What do you do when you have a low traffic site? Can you still run A/B tests? Well, it depends what you qualify as a low-traffic site. You need to have some volume, of course. And there’s higher risk involved without the surplus of data.
But sometimes you can still test.
While it’s easier to test when you have a million visitors a month and a thousand sales a day, that’s a luxury not a lot of small businesses and startups experience. But of course, we all want to optimize our sites and make data driven decisions.
So how is it possible?
Table of contents
First off, if your traffic is too low to test, you don’t need to run tests to optimize your site. You can do many other things such as:
- Heuristic analysis
- Remote user testing
- Customer interviews and focus groups
- Five Second Tests
You can also invest in traffic acquisition (SEO and CRO work well together). If you do all these things, you can certainly make valid gains.
But if you have a certain level of traffic (this level is different depending on a few factors) you can run A/B tests too – though that’s at the top of the low-traffic optimization pyramid (meaning you have to cover the bases first).
You just need to get really big wins, which means you probably won’t be testing button colors (or shouldn’t be at least).
Even if you’re not Amazon, if you do some conversion research and test big things, you can still take part in optimization.
Meet Bob & Lush:
Bob & Lush is a premium dog food supplier in the UK, with an e-commerce site active in several countries in Europe. They pride themselves in using 100% fresh meat and real vegetables. They sell the highest quality dog food without any fillers, sweeteners or artificial preservatives for dog owners that truly care about their dogs.
After conducting conversion research (using the ResearchXL framework) and running several treatments on their site, we achieved a stable conversion rate uplift. Below we’ll introduce a treatment run on their shopping cart page that resulted in a conversion rate uplift of 13.5%.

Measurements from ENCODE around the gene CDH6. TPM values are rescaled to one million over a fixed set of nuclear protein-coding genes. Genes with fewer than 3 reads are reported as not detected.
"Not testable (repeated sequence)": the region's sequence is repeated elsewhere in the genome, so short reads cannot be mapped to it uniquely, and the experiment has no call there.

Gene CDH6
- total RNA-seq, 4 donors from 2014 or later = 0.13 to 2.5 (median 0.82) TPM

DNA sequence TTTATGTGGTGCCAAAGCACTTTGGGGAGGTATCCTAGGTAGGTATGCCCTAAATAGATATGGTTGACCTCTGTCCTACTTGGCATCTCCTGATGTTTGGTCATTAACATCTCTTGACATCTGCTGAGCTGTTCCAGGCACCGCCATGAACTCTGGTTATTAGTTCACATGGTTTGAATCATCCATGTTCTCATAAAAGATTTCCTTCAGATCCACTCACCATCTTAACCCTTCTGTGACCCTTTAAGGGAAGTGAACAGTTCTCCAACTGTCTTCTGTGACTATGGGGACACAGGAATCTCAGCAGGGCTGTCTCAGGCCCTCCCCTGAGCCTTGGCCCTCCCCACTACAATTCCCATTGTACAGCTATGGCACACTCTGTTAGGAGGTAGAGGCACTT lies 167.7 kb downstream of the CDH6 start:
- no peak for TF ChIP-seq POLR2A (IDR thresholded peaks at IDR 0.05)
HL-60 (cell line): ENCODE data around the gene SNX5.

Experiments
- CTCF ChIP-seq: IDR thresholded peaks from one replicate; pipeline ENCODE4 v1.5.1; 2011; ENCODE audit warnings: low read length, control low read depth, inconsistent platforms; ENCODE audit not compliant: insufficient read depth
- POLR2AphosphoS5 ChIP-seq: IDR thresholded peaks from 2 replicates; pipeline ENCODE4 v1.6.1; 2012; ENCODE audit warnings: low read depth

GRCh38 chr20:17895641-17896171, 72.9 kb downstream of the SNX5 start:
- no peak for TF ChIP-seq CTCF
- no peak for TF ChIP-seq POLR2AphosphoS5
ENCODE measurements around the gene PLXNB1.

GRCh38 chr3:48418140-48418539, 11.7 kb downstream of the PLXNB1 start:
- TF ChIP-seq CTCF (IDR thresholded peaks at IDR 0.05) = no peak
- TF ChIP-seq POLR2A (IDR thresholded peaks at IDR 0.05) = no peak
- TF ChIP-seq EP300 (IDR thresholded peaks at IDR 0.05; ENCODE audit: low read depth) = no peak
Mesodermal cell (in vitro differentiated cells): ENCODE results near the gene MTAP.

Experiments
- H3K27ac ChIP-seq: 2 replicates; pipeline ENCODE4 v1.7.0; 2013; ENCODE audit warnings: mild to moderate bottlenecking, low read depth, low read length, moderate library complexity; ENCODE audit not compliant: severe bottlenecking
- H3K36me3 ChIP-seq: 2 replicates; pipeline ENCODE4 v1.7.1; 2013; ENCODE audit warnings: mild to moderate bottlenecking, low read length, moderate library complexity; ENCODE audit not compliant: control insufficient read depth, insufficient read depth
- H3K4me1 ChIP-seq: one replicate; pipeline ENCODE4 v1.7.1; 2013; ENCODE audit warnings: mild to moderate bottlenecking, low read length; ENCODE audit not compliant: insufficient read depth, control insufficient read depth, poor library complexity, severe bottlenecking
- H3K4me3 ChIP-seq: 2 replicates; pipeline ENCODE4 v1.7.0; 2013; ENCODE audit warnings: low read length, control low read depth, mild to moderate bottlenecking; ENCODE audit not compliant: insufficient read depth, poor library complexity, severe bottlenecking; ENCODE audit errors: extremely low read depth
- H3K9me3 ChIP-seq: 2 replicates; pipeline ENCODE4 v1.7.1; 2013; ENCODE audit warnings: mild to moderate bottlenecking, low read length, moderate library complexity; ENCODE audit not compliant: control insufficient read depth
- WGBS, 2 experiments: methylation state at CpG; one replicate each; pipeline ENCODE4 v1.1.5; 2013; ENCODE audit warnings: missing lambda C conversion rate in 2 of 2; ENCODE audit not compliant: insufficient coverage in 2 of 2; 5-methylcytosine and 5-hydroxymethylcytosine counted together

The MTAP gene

First, here’s the initial shopping cart page:
Upfront, I’ll let you know we tied three things into our treatment:
We arrived at these solutions by means of multiple forms of conversion research as well as heuristic analysis.
If you head over to the Bob & Lush homepage, you’ll notice some prominent social proof in the form of customer reviews:
This was a test we’d run previously on their site, and it won big. We used Reevoo, which is not only a big name and well trusted in the UK, but allows for live reviews (instead of static ones). Generally, these reviews are perceived as more trustworthy since anyone can simply submit a review (as opposed to having the company self-select flowery reviews).
Since this worked so well on the homepage, we decided to test it further down the funnel and add social proof to the checkout as well. Reevoo also opens the reviews in a different tab as well so it doesn’t interrupt the checkout flow:
Because Bob & Lush is a premium brand, they aren’t really competing on price. Therefore, we needed to make the benefits of purchasing with them very clear.
Through user testing and our customer surveys, we were able to uncover some of the most common reasons people love purchasing from Bob & Lush as well as the common doubts and objections they have.